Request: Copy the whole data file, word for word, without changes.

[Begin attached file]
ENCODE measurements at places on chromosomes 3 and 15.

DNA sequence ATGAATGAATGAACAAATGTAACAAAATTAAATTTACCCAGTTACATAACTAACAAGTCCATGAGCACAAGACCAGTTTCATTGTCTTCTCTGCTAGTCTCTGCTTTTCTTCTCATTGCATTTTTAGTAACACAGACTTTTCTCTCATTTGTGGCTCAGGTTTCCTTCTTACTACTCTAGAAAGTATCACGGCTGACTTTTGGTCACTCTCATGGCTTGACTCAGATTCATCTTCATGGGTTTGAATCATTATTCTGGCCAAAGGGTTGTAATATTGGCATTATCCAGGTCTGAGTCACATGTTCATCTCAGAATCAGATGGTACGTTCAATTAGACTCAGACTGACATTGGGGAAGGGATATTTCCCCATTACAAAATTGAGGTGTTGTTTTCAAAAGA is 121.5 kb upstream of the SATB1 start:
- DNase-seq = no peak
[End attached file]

ENCODE measurements at places on chromosomes 3 and 15.

DNA sequence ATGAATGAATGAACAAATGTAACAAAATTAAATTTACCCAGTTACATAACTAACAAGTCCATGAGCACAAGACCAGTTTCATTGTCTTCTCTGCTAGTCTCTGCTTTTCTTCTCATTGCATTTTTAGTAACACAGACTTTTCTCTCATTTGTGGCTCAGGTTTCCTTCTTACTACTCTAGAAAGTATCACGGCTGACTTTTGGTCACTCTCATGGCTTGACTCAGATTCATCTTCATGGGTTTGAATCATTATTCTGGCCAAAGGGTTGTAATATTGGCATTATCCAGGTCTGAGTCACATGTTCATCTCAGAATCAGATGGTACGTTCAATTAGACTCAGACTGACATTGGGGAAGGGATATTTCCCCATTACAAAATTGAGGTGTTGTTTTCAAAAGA is 121.5 kb upstream of the SATB1 start:
- DNase-seq = no peak